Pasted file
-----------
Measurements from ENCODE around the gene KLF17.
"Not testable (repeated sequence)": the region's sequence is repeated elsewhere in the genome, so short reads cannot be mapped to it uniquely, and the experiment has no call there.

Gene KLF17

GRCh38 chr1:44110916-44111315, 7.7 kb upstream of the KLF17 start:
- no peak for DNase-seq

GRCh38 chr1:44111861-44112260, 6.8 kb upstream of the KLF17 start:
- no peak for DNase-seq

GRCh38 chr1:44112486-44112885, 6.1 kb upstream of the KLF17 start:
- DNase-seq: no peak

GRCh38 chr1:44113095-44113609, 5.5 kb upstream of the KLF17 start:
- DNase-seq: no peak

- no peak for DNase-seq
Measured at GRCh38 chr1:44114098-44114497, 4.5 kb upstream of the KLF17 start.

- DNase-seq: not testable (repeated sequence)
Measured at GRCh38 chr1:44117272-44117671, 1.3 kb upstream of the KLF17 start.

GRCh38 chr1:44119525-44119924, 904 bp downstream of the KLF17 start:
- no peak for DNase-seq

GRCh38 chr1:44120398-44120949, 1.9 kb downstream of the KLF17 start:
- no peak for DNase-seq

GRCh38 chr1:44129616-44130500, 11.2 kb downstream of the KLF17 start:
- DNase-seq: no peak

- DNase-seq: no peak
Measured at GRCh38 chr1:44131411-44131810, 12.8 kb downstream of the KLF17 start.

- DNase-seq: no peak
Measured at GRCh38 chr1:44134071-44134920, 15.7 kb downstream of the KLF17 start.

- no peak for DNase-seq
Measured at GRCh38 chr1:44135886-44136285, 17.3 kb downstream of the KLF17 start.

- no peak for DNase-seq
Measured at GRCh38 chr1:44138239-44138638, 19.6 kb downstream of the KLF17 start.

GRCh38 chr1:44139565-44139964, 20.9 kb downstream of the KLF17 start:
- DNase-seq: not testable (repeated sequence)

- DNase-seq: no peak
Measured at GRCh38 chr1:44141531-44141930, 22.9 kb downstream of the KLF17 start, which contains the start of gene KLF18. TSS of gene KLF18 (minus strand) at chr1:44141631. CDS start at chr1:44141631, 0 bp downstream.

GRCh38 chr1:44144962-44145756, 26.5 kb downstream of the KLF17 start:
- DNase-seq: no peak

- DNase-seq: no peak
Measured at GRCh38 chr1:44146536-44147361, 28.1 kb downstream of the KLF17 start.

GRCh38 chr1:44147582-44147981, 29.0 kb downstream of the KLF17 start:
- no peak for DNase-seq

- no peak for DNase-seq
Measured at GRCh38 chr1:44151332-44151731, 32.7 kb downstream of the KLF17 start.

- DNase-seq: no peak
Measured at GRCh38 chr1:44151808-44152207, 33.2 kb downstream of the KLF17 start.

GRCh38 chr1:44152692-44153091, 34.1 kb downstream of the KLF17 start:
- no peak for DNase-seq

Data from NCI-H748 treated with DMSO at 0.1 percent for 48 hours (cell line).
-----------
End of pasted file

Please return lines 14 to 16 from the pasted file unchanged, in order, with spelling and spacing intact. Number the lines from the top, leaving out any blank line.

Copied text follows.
- DNase-seq: not testable (repeated sequence)
Measured at GRCh38 chr1:44117272-44117671, 1.3 kb upstream of the KLF17 start.

GRCh38 chr1:44119525-44119924, 904 bp downstream of the KLF17 start: